Run a business forecast to understand how dependent your company is on debt or equity capital. If you have lots of cash even in a downside scenario, you will likely be ok. But if your business requires an equity investment round in the next 12 months or you rely on cyclical debt to finance working capital, you are exposed in a financial crisis.

Save Capital.

The next 2 months is not a good time to invest heavily in growth. Trim your plans to save capital. That might mean delaying the purchase of new machinery, reducing advertising spend, or delaying hiring new headcount.

Secure Debt.

In a financial crisis, nobody is willing to issue loans. Make sure you setup a debt facility setup now, such as a business line of credit or a HELOC. These facilities exist for a year or more and renew periodically, so you’ll be guaranteed cash available if a crisis ensues.

Secure Equity.

If you were planning to raise equity investment in March or April, you should consider accelerating that timeline in. Closing a round even a day or two before a financial crisis ensues could be the difference between success and failure.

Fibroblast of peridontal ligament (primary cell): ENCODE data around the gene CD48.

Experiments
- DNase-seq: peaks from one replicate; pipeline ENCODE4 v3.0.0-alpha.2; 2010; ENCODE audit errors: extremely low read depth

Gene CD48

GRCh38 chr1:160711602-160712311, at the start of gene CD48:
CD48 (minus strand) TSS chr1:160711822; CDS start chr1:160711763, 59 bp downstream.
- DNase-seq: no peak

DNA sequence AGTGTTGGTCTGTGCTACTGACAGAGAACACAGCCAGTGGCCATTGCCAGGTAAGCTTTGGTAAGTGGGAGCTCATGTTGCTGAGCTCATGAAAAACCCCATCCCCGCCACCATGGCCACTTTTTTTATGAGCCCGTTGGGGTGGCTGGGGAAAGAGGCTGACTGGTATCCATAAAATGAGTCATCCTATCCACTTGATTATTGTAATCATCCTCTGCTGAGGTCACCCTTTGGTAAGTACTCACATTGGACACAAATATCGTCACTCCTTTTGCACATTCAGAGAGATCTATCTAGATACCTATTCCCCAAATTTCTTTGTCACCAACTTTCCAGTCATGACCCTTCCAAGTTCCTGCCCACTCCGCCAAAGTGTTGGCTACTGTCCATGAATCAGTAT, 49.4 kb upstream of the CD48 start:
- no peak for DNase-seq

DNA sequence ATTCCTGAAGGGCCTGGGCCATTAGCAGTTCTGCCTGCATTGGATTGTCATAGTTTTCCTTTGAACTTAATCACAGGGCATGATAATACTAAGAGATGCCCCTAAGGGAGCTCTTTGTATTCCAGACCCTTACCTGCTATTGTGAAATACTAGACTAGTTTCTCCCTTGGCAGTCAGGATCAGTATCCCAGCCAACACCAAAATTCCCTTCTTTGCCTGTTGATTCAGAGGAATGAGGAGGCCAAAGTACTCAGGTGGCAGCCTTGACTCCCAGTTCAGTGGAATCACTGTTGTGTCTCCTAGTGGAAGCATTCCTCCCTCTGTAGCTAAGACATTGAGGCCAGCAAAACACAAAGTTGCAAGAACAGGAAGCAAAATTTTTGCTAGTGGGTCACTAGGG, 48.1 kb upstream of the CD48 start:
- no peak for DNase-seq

Plan With Your Advisors.

Take the time to discuss contingency plans with your CFO or financial advisor. In particular, try to understand your capital position and potential vulnerabilities. By discussing options in advance, you will know how to react when a crisis begins.

Keep Your Ear to the Ground.

The signs of the 2008 financial crisis began in 2007, but most didn’t realize what was happening until almost 10 months later. Keep reading the articles about WSB and GME, keep your eye on indicators like the S&P 500 and the yield curve, and keep any eye out for Lehman Brothers’ type of failures on Wall Street.


Remember, nobody successfully navigates a crisis without a good team. At CFOshare, we help clients with business strategy and capital planning to avoid risks and survive crisis. If you’d like a consultation with a fractional CFO, book an appointment or email us.